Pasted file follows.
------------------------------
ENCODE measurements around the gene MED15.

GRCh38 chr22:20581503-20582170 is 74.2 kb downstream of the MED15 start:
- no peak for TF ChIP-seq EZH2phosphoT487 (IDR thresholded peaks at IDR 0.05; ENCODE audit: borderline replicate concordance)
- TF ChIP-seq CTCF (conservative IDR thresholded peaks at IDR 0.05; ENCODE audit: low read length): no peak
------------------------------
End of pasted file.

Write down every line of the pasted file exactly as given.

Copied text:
ENCODE measurements around the gene MED15.

GRCh38 chr22:20581503-20582170 is 74.2 kb downstream of the MED15 start:
- no peak for TF ChIP-seq EZH2phosphoT487 (IDR thresholded peaks at IDR 0.05; ENCODE audit: borderline replicate concordance)
- TF ChIP-seq CTCF (conservative IDR thresholded peaks at IDR 0.05; ENCODE audit: low read length): no peak